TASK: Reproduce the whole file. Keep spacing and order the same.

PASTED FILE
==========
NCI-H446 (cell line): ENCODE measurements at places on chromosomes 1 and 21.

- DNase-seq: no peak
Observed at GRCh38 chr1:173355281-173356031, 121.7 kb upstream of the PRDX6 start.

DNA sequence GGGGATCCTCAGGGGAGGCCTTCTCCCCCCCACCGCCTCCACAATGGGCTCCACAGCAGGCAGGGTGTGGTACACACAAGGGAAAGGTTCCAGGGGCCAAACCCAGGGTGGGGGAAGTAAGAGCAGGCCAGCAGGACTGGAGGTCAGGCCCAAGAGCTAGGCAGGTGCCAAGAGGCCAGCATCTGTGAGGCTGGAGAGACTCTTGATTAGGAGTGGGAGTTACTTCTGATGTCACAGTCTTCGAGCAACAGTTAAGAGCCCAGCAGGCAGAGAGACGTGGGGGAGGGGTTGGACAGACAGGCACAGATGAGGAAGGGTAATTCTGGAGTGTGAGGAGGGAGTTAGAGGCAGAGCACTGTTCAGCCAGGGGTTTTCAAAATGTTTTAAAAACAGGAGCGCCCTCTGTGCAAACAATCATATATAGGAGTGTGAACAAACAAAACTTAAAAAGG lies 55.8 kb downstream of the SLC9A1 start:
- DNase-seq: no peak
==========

NCI-H446 (cell line): ENCODE measurements at places on chromosomes 1 and 21.

- DNase-seq: no peak
Observed at GRCh38 chr1:173355281-173356031, 121.7 kb upstream of the PRDX6 start.

DNA sequence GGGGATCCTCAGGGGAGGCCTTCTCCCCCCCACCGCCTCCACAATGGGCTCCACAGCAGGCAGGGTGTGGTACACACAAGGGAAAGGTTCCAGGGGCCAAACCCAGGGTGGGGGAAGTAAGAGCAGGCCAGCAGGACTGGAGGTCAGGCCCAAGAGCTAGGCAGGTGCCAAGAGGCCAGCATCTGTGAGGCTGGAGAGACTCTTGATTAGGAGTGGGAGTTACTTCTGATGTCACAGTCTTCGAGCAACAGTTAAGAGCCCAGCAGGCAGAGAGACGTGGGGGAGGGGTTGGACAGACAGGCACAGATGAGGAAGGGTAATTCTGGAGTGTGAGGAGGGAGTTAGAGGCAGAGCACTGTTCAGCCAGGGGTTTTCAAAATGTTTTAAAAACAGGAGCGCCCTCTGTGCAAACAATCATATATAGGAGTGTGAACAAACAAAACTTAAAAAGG lies 55.8 kb downstream of the SLC9A1 start:
- DNase-seq: no peak